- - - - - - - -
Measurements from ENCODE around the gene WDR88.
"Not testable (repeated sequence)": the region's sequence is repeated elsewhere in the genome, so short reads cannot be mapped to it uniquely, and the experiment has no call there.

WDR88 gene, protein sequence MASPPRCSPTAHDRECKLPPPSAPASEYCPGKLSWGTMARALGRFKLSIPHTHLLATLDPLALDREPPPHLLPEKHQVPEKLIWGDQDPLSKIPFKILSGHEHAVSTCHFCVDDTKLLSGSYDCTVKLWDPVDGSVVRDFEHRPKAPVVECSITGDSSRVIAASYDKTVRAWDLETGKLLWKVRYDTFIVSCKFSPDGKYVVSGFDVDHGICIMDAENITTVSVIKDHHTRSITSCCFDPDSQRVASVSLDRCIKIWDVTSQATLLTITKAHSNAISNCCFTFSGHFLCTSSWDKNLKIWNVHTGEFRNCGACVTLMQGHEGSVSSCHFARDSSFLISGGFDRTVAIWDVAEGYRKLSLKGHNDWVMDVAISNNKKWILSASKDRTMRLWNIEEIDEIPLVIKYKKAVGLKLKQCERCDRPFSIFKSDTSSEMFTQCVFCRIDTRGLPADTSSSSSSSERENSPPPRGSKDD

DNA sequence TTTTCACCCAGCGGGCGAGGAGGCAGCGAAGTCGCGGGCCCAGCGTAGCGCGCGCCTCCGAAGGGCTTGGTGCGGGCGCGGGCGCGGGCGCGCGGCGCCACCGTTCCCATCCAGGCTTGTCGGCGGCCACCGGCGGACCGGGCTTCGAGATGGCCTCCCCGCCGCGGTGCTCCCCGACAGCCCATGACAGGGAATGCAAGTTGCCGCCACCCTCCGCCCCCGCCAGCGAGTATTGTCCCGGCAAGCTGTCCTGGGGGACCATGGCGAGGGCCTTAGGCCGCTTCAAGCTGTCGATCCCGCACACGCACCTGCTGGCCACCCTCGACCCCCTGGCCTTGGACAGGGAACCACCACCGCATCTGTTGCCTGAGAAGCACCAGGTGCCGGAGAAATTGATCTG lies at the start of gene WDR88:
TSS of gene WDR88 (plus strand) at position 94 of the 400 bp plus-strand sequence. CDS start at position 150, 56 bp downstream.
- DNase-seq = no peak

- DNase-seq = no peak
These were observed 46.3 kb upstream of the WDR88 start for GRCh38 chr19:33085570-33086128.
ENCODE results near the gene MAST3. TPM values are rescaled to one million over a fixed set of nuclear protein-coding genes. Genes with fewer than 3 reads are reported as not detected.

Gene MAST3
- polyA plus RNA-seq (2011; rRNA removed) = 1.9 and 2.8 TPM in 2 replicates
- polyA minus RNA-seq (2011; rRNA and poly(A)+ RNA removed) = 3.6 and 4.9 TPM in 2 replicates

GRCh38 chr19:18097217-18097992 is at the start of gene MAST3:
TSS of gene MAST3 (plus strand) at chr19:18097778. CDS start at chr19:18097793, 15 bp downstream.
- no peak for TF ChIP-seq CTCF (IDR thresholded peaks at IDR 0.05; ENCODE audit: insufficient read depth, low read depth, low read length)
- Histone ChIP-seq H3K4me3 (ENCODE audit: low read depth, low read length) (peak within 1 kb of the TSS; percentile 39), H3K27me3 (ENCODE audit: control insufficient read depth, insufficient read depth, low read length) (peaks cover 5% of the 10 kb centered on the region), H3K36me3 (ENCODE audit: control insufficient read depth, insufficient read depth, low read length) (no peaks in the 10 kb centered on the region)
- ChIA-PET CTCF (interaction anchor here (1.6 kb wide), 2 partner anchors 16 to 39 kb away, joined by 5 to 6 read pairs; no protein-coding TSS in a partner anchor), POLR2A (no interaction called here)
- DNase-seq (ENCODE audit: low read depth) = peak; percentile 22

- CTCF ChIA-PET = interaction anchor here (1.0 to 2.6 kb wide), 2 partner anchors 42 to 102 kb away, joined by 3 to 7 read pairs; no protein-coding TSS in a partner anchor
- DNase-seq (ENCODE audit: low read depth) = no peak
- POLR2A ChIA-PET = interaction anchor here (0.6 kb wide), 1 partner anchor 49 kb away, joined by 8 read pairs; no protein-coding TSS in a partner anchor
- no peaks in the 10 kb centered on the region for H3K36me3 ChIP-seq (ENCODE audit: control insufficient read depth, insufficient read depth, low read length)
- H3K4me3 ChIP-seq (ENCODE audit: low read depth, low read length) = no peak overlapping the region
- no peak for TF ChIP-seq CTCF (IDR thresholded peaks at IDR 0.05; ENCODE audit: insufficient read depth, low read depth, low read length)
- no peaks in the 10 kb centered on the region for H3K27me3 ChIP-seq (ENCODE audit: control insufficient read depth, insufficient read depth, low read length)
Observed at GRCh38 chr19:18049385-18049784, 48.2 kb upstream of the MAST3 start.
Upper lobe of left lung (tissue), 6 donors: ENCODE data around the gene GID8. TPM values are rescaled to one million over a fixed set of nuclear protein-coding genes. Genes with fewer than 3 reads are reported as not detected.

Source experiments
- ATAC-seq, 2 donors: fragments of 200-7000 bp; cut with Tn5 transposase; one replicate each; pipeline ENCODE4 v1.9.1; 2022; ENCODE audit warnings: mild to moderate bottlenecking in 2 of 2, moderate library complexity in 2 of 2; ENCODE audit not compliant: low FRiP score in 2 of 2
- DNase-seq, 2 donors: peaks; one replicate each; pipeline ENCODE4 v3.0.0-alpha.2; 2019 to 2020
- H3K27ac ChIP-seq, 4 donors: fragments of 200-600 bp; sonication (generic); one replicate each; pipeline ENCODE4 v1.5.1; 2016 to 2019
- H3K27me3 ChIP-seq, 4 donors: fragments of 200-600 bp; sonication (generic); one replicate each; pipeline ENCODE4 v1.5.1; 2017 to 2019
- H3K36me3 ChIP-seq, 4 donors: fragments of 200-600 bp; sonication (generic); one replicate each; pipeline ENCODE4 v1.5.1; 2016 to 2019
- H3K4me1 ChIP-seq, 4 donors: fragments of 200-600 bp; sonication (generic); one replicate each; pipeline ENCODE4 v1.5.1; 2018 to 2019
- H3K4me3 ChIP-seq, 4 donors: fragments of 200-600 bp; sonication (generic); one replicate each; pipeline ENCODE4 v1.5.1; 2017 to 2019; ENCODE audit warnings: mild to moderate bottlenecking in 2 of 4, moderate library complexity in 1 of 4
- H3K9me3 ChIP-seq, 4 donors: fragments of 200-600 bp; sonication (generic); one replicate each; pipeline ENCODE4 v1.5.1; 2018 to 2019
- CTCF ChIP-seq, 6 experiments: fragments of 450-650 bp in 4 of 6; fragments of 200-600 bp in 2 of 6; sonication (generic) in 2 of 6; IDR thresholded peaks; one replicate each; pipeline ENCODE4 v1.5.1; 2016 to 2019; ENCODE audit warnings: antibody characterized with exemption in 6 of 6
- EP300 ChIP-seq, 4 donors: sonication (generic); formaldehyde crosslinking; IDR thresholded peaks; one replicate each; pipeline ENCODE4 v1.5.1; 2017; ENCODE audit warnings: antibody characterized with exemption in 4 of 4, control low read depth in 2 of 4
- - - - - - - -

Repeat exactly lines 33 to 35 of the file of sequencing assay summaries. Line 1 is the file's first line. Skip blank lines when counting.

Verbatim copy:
- H3K36me3 ChIP-seq, 4 donors: fragments of 200-600 bp; sonication (generic); one replicate each; pipeline ENCODE4 v1.5.1; 2016 to 2019
- H3K4me1 ChIP-seq, 4 donors: fragments of 200-600 bp; sonication (generic); one replicate each; pipeline ENCODE4 v1.5.1; 2018 to 2019
- H3K4me3 ChIP-seq, 4 donors: fragments of 200-600 bp; sonication (generic); one replicate each; pipeline ENCODE4 v1.5.1; 2017 to 2019; ENCODE audit warnings: mild to moderate bottlenecking in 2 of 4, moderate library complexity in 1 of 4